We’ve already seen real-life examples of how this kind of tracking can negatively impact people’s lives. Earlier this year, an anti-abortion campaign started using people’s geotags—the data showing their cellphone location—to send them anti-abortion ads if they were in or near an abortion clinic.
Beyond the shock of seeing such ads in a vulnerable moment, Quintin noted, a political action group could conceivably create ads that spread malware to people’s phones when the ad is clicked.
The effects could be drastic, depending on who’s using these tools. And Quintin pointed out that political organizations and ad agencies might not be the only ones using them.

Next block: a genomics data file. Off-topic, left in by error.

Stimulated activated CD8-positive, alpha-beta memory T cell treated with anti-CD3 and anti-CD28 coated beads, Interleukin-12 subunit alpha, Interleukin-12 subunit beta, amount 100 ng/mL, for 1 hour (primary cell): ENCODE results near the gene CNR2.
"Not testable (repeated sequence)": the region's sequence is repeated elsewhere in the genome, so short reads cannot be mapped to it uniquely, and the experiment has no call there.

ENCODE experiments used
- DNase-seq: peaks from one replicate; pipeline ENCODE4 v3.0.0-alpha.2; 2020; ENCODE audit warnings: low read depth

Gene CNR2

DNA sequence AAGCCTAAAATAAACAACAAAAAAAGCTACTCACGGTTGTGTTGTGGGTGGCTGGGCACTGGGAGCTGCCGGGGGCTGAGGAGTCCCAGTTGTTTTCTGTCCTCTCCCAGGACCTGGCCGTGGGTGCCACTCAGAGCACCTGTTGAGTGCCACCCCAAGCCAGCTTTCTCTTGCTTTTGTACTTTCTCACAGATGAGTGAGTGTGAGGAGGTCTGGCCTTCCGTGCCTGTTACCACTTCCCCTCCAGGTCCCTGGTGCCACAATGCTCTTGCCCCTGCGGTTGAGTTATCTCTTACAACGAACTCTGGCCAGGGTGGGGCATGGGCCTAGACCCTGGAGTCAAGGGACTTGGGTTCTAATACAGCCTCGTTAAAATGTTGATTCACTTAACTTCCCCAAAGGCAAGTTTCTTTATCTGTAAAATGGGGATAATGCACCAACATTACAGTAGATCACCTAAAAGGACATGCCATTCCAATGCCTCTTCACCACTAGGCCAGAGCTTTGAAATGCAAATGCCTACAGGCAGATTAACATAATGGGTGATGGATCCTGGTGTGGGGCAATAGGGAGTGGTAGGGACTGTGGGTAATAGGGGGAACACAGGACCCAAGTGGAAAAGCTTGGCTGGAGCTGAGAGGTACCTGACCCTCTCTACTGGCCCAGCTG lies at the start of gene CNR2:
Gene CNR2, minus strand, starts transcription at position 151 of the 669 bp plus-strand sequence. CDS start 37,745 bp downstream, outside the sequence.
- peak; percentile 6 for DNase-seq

“The thing that we saw from some of the leaked documents from Edward Snowden is that the [National Security Agency] and presumably other government agencies, not just in the U.S. but all over the world, love to piggyback on these third-party tracking cookies for their own purposes of tracking people online,” he said. “Not only are these helping companies track you around, they can also be helping governments track you around the internet.”
As Hays emphasized, the ability for companies to create customized advertising that improves your chances of getting what you want can be a fantastic thing, but there are serious risks associated. “They say your greatest strength is always you’re biggest weakness, and that’s really true,” she said.
Knowing where to get something you want at the moment may be nice, but what you give up for that convenience could be a high price to pay.